The Spool / TV
The War of the Roses Comes to an End in “Schitt’s Creek” Season 6
The acclaimed Canadian sitcom goes out with a bang in an uproarious, heartfelt final season.
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The acclaimed Canadian sitcom goes out with a bang in an uproarious, heartfelt final season.

One of the things that makes Schitt’s Creek so special isn’t just the fish-out-of-water element of a wealthy family finding themselves in a backwater town without a paddle, but the surprising growth of its beautifully realized characters. Johnny (Eugene Levy), Moira (Catherine O’Hara), David (Dan Levy), and Alexis (Annie Murphy) have all come so far from the miserable, sniping people they were in season one. The most memorable and touching moments haven’t been the punchlines (though those are almost always gold, especially when delivered by Moira), but the moments where you really see the Roses’ evolution from snobby rich kids to earnest members of their small-town community. Based on the four episodes of season 6 made available for critics, Schitt’s Creek looks to end the show on a high note.

The Roses’ transformations are doled out so subtly that you don’t really notice until the big moments, like Johnny standing up to his rich friends to defend the town that took him in, or David finding the courage to let himself be loved, or Alexis deciding to finally stop running and stay in one place. These characters haven’t just been learning to love the town and its kooky, salt-of-the-earth inhabitants, but also each other. Because when you’ve lost everything else, family is what you’re left with. 

Season six picks up not too long after the memorable Season 5 finale, Cabaret having just closed and Moira still bunking in the hotel closet. Patrick (Noah Reid) and David are deep into wedding planning, Alexis is preparing to join Ted (Dustin Milligan) on the Galapagos Islands, and Stevie (Emily Hampshire) is feeling empowered but at loose ends after her turn on the stage.

Schitt's Creek Season 6
Pop TV

Again we get the sense that David and Alexis are learning their way around the sibling bond as they grapple with Alexis leaving at such a big, emotional time in David’s life and missing out on all the fun of helping plan his and Patrick’s wedding. Because of Alexis’ upcoming sabbatical with Ted, David has asked Stevie to stand as his maid of honor, a role that Stevie may not be entirely prepared for. Season six has Stevie grappling with her own issues as she tries to “see what’s out there” for her. Stepping away from the hotel, she leaves the responsibilities to Johnny just when he’s thinking of starting a Rosebud franchise. 

By the fourth episode, Stevie—and her future—are as uncertain as ever, but in a moment of selflessness, Alexis has mostly relinquished the maid of honor duties to her. Watching Stevie find joy in the unexpected is itself a revelation for this character, whether it’s singing her heart out on stage, donning a flight attendant’s uniform for a new job, or helping to plan her best friend’s wedding. There’s an element of risk for someone like Stevie in opening herself up to new things, and it’s been so refreshing to see her following through. 

Speaking of Johnny, without Stevie’s involvement in the expansion plans, he doesn’t have enough stake in the Rosebud to finance a mortgage on a second motel. This leads to an amusing B-plot where Jocelyn (Jennifer Robertson), Roland (Chris Elliott), Johnny, and Moira attempt to woo Bob (John Hemphill) as a potential investor based on Bob’s expensive new leather getup. They make their pitch over a dinner of “Sloppy Jocelyns” and it turns out Bob isn’t experiencing an influx of income at the garage, but going broke in the midst of a midlife crisis. In the end, it’s Roland who comes up with a solution, and it’ll be interesting/hilarious to see how Johnny and Roland operate as more equitable partners.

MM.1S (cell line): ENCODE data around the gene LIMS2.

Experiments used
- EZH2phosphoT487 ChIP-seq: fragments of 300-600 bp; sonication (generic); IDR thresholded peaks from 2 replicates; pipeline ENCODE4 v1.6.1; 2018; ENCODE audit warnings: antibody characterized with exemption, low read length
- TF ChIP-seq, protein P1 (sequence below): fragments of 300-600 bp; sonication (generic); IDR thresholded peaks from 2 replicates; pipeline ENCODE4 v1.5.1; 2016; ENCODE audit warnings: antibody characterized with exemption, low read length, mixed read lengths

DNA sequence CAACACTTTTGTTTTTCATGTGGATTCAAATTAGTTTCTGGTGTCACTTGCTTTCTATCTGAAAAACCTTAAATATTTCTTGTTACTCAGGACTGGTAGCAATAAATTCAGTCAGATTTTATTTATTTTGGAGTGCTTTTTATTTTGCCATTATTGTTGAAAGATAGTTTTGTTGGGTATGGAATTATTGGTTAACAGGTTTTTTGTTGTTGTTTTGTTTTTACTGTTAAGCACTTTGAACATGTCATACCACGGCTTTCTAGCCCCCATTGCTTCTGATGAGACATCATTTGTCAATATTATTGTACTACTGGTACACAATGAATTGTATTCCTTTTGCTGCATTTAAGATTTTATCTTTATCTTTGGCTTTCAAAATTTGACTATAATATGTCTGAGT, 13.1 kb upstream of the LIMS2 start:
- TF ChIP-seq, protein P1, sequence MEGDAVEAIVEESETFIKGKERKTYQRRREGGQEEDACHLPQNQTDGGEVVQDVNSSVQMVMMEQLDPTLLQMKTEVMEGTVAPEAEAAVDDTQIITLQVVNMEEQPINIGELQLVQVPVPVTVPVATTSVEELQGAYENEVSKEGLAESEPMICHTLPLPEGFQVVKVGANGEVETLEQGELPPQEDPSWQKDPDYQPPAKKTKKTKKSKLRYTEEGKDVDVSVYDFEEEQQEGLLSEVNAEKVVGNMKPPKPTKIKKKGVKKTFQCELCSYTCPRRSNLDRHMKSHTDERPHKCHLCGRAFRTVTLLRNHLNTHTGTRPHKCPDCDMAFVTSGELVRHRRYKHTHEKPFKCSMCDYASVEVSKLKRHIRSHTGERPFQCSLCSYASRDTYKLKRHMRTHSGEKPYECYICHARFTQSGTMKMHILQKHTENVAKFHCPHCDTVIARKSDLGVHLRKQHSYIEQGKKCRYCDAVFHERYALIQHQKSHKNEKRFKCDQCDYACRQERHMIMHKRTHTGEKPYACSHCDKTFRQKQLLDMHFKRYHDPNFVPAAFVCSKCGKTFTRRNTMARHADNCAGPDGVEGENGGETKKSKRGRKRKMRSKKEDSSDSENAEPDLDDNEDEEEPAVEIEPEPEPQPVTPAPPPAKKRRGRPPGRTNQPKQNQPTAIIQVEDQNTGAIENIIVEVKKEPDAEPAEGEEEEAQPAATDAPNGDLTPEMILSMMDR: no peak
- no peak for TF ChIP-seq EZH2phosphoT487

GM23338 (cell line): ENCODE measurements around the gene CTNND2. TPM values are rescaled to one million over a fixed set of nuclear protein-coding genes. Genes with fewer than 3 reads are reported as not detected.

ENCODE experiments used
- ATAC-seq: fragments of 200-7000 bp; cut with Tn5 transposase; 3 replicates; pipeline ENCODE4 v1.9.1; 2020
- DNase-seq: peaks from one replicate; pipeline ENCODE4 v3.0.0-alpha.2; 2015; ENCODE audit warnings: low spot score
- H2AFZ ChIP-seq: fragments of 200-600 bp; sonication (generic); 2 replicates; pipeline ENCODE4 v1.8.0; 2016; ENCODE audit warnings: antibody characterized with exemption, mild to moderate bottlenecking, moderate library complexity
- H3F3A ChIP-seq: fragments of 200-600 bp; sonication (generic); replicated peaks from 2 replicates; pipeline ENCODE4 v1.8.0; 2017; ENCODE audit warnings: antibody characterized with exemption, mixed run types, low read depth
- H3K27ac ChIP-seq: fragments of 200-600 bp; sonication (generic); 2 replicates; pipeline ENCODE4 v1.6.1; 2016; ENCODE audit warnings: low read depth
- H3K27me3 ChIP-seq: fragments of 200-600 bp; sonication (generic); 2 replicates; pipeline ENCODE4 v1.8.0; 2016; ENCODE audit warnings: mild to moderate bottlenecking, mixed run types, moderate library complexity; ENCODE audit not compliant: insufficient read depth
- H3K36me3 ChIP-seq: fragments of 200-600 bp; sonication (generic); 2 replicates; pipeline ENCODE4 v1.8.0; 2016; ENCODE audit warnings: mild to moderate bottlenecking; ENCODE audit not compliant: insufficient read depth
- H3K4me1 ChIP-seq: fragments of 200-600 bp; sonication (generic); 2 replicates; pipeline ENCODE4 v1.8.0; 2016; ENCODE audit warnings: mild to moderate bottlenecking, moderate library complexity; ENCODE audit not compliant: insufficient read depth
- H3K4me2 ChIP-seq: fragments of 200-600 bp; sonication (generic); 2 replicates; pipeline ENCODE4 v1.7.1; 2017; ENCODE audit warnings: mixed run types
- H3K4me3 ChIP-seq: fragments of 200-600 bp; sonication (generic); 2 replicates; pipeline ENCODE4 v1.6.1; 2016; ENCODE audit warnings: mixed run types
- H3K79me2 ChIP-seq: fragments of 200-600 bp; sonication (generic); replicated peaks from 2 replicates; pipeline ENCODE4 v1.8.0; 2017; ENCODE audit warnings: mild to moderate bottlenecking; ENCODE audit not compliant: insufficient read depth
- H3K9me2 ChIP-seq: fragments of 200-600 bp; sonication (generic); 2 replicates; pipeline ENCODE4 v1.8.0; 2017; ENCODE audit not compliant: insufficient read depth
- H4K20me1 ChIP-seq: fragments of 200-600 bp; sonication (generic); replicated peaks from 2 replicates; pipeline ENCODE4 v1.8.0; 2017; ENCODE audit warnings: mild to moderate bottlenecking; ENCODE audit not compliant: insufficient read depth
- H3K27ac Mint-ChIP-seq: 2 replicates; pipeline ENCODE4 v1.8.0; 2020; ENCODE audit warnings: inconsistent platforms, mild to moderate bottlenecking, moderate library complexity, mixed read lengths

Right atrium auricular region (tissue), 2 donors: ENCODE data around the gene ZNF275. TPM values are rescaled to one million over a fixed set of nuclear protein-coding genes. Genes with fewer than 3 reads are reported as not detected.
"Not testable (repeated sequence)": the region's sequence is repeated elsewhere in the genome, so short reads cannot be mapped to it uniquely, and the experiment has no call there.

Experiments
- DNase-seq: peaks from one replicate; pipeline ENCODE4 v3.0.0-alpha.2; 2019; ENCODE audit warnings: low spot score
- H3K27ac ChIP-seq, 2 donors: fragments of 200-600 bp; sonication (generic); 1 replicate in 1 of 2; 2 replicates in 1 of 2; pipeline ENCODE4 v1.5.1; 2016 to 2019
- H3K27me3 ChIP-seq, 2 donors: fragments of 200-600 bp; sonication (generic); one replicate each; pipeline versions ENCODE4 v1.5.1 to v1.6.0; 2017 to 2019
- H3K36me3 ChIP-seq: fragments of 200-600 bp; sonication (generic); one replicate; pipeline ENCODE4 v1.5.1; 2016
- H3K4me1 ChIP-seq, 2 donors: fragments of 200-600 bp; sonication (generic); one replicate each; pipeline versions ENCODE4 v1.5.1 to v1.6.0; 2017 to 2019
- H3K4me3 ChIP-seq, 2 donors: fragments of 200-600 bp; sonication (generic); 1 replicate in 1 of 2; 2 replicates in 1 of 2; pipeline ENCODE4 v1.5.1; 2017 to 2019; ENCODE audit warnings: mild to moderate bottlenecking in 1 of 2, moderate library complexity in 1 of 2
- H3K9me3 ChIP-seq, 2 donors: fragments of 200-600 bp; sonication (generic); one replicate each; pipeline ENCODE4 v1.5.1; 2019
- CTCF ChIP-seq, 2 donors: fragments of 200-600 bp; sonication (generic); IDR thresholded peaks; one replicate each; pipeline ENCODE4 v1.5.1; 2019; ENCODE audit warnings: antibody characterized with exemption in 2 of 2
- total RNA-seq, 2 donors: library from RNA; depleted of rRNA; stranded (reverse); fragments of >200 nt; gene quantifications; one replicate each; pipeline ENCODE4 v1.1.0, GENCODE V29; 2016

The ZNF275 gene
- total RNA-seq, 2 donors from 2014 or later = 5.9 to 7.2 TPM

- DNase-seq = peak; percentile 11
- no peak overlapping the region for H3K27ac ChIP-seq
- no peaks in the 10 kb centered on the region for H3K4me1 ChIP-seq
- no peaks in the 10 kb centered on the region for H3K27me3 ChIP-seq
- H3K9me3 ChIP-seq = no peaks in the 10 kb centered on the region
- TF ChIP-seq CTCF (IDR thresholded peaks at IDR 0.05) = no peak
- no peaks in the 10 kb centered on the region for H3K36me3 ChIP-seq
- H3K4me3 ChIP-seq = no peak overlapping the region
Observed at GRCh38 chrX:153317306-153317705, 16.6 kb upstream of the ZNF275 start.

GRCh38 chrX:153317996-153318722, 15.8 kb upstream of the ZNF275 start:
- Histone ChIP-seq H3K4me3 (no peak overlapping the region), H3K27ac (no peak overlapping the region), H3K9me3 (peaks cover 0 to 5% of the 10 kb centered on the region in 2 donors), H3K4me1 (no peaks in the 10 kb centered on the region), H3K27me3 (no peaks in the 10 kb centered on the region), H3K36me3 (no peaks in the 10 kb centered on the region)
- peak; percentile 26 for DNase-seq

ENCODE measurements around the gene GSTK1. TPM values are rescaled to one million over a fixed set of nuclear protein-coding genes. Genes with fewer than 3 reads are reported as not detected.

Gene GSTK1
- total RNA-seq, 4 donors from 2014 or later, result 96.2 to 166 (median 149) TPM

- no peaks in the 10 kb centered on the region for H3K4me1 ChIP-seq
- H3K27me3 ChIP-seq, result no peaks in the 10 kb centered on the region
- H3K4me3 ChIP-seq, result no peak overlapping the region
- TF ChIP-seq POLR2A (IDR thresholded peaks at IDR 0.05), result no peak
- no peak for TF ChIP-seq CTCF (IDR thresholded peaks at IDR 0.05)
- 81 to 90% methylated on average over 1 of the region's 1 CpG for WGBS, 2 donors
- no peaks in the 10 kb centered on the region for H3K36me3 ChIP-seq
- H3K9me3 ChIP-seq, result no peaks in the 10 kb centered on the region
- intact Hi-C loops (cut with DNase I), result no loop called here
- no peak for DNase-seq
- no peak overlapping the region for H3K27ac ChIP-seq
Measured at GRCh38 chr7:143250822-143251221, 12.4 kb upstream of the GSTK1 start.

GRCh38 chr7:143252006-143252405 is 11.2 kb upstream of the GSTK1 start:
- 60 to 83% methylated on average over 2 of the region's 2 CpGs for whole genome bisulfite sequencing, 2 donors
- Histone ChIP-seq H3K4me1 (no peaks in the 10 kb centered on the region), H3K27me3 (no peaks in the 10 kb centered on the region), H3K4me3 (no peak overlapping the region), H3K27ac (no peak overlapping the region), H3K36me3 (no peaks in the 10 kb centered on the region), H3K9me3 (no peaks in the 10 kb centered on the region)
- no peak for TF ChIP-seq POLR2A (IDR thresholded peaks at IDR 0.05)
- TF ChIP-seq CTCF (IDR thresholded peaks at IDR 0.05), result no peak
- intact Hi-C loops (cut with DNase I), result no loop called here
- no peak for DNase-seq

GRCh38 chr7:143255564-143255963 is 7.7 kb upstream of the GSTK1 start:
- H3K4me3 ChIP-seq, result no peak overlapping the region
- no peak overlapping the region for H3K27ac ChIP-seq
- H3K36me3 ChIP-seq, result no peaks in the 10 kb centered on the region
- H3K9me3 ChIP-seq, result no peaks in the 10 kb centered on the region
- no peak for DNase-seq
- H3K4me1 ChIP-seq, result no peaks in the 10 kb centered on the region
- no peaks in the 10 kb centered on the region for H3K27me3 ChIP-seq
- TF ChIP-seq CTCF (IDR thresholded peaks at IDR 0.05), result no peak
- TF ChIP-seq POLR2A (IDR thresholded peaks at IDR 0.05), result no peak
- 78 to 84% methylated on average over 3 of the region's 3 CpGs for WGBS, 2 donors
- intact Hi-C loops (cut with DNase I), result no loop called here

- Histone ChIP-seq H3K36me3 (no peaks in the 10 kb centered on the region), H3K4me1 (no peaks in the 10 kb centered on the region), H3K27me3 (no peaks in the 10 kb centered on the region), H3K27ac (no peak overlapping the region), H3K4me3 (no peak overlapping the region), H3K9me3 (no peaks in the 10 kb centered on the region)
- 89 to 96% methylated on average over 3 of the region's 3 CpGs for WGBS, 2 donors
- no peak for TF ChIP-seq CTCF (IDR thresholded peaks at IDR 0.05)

The Roses’ transformations are doled out so subtly that you don’t really notice until the big moments.

Of all the Roses, the character growth its most slippery with Moira, mostly because she’s such a difficult character to quantify. Stans of Moira can expect to see more wigs and verbal acrobatics from Catherine O’Hara in the final season, to be sure. But when The Crows Have Eyes 3: The Crowening is picked up by streaming behemoth “Interflix” it’s not the usual Moira brand of braggadocio we see but genuine pride in something she’s made. Okay, and a little braggadocio. 

Also, there is finally some payoff to Moira’s hopelessness with technology when Interflix asks her to take over their social media for a day as a marketing ploy. Watching Moira screech crow noises to her Instagram Frans (friends/fans) could be an episode in and of itself. But when Moira learns—or rather, doesn’t learn—to live stream that we get one of the funniest and cringe-iest episodes in six seasons of this show.   

As all good things must end, so we come to the final season of Schitt’s Creek, the plucky little sitcom that quickly became a certified phenomenon. American audiences haven’t been this in love with Canadian television since Degrassi, but after six seasons the time has come to pack away the wigs and wave farewell to that perfectly normal sign on our way out of town. Whatever the rest of the season has in store for the Roses and the audience, it’s the moments of grace and emotional growth that have elevated this show beyond just highly binge-able comedy. The Roses aren’t simply characters anymore. They’re family. 

Schitt’s Creek premieres its final season on Pop TV on January 7.

Schitt’s Creek Season 6 Trailer: